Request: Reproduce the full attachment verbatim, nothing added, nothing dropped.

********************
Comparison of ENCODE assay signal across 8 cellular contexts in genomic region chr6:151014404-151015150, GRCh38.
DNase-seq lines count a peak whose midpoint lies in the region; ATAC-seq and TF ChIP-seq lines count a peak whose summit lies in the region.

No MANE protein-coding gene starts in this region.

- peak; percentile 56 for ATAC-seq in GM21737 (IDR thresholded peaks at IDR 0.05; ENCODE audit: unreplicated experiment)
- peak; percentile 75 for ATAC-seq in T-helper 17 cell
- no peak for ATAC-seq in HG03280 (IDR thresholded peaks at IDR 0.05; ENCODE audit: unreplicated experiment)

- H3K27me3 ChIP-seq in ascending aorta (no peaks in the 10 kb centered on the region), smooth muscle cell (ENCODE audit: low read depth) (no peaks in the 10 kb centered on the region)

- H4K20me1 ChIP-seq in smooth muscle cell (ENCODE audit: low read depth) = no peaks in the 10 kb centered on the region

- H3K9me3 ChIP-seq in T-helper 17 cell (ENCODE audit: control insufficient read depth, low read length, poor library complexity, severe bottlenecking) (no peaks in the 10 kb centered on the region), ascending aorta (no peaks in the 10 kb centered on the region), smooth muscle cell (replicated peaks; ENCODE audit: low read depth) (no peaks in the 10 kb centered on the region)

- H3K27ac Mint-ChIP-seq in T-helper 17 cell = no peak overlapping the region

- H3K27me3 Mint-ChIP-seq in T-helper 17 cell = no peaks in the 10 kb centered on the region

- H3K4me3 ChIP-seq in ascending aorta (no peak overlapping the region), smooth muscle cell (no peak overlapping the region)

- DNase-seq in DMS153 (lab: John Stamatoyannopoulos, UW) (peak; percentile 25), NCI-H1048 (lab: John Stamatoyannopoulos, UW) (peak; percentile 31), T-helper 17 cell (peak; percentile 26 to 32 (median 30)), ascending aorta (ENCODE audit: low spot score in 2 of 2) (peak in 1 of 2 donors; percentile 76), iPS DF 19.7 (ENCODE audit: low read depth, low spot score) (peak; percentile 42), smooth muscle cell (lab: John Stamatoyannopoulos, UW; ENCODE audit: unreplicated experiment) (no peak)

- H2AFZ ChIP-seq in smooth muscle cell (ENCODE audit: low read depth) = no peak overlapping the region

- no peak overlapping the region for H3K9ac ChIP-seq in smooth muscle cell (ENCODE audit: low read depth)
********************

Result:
Comparison of ENCODE assay signal across 8 cellular contexts in genomic region chr6:151014404-151015150, GRCh38.
DNase-seq lines count a peak whose midpoint lies in the region; ATAC-seq and TF ChIP-seq lines count a peak whose summit lies in the region.

No MANE protein-coding gene starts in this region.

- peak; percentile 56 for ATAC-seq in GM21737 (IDR thresholded peaks at IDR 0.05; ENCODE audit: unreplicated experiment)
- peak; percentile 75 for ATAC-seq in T-helper 17 cell
- no peak for ATAC-seq in HG03280 (IDR thresholded peaks at IDR 0.05; ENCODE audit: unreplicated experiment)

- H3K27me3 ChIP-seq in ascending aorta (no peaks in the 10 kb centered on the region), smooth muscle cell (ENCODE audit: low read depth) (no peaks in the 10 kb centered on the region)

- H4K20me1 ChIP-seq in smooth muscle cell (ENCODE audit: low read depth) = no peaks in the 10 kb centered on the region

- H3K9me3 ChIP-seq in T-helper 17 cell (ENCODE audit: control insufficient read depth, low read length, poor library complexity, severe bottlenecking) (no peaks in the 10 kb centered on the region), ascending aorta (no peaks in the 10 kb centered on the region), smooth muscle cell (replicated peaks; ENCODE audit: low read depth) (no peaks in the 10 kb centered on the region)

- H3K27ac Mint-ChIP-seq in T-helper 17 cell = no peak overlapping the region

- H3K27me3 Mint-ChIP-seq in T-helper 17 cell = no peaks in the 10 kb centered on the region

- H3K4me3 ChIP-seq in ascending aorta (no peak overlapping the region), smooth muscle cell (no peak overlapping the region)

- DNase-seq in DMS153 (lab: John Stamatoyannopoulos, UW) (peak; percentile 25), NCI-H1048 (lab: John Stamatoyannopoulos, UW) (peak; percentile 31), T-helper 17 cell (peak; percentile 26 to 32 (median 30)), ascending aorta (ENCODE audit: low spot score in 2 of 2) (peak in 1 of 2 donors; percentile 76), iPS DF 19.7 (ENCODE audit: low read depth, low spot score) (peak; percentile 42), smooth muscle cell (lab: John Stamatoyannopoulos, UW; ENCODE audit: unreplicated experiment) (no peak)

- H2AFZ ChIP-seq in smooth muscle cell (ENCODE audit: low read depth) = no peak overlapping the region

- no peak overlapping the region for H3K9ac ChIP-seq in smooth muscle cell (ENCODE audit: low read depth)